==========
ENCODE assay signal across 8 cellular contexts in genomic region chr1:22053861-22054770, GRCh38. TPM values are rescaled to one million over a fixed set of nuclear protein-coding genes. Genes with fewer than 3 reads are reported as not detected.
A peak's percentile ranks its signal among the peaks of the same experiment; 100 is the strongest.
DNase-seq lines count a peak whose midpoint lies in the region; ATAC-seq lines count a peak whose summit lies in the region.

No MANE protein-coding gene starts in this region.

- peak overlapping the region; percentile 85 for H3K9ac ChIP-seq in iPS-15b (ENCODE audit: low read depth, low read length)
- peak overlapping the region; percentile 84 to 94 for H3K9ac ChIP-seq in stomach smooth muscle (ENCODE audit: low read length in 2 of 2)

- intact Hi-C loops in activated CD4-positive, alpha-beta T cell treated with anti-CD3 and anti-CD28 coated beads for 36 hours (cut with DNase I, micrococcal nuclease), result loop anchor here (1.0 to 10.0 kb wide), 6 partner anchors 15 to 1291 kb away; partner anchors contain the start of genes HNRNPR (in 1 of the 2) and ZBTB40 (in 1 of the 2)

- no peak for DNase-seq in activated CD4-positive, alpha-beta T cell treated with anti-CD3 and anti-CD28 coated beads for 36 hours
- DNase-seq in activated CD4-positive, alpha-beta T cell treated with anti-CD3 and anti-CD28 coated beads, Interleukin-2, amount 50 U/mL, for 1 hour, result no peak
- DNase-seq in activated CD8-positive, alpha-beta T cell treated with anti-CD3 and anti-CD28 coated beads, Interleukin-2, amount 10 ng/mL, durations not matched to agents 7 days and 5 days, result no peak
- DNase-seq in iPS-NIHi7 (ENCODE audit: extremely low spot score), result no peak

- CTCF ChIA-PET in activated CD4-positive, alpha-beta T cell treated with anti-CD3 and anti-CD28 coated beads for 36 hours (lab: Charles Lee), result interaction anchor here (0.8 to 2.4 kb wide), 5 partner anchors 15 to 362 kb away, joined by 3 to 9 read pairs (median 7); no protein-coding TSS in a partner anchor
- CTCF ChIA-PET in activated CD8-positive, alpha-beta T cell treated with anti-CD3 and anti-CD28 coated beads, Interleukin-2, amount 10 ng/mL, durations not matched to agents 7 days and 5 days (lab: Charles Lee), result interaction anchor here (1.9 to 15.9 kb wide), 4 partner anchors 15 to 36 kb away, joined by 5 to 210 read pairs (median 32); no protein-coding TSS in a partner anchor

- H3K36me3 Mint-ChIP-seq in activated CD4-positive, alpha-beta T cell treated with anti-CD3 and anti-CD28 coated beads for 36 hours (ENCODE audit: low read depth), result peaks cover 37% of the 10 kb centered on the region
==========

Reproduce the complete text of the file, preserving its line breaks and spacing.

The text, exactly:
ENCODE assay signal across 8 cellular contexts in genomic region chr1:22053861-22054770, GRCh38. TPM values are rescaled to one million over a fixed set of nuclear protein-coding genes. Genes with fewer than 3 reads are reported as not detected.
A peak's percentile ranks its signal among the peaks of the same experiment; 100 is the strongest.
DNase-seq lines count a peak whose midpoint lies in the region; ATAC-seq lines count a peak whose summit lies in the region.

No MANE protein-coding gene starts in this region.

- peak overlapping the region; percentile 85 for H3K9ac ChIP-seq in iPS-15b (ENCODE audit: low read depth, low read length)
- peak overlapping the region; percentile 84 to 94 for H3K9ac ChIP-seq in stomach smooth muscle (ENCODE audit: low read length in 2 of 2)

- intact Hi-C loops in activated CD4-positive, alpha-beta T cell treated with anti-CD3 and anti-CD28 coated beads for 36 hours (cut with DNase I, micrococcal nuclease), result loop anchor here (1.0 to 10.0 kb wide), 6 partner anchors 15 to 1291 kb away; partner anchors contain the start of genes HNRNPR (in 1 of the 2) and ZBTB40 (in 1 of the 2)

- no peak for DNase-seq in activated CD4-positive, alpha-beta T cell treated with anti-CD3 and anti-CD28 coated beads for 36 hours
- DNase-seq in activated CD4-positive, alpha-beta T cell treated with anti-CD3 and anti-CD28 coated beads, Interleukin-2, amount 50 U/mL, for 1 hour, result no peak
- DNase-seq in activated CD8-positive, alpha-beta T cell treated with anti-CD3 and anti-CD28 coated beads, Interleukin-2, amount 10 ng/mL, durations not matched to agents 7 days and 5 days, result no peak
- DNase-seq in iPS-NIHi7 (ENCODE audit: extremely low spot score), result no peak

- CTCF ChIA-PET in activated CD4-positive, alpha-beta T cell treated with anti-CD3 and anti-CD28 coated beads for 36 hours (lab: Charles Lee), result interaction anchor here (0.8 to 2.4 kb wide), 5 partner anchors 15 to 362 kb away, joined by 3 to 9 read pairs (median 7); no protein-coding TSS in a partner anchor
- CTCF ChIA-PET in activated CD8-positive, alpha-beta T cell treated with anti-CD3 and anti-CD28 coated beads, Interleukin-2, amount 10 ng/mL, durations not matched to agents 7 days and 5 days (lab: Charles Lee), result interaction anchor here (1.9 to 15.9 kb wide), 4 partner anchors 15 to 36 kb away, joined by 5 to 210 read pairs (median 32); no protein-coding TSS in a partner anchor

- H3K36me3 Mint-ChIP-seq in activated CD4-positive, alpha-beta T cell treated with anti-CD3 and anti-CD28 coated beads for 36 hours (ENCODE audit: low read depth), result peaks cover 37% of the 10 kb centered on the region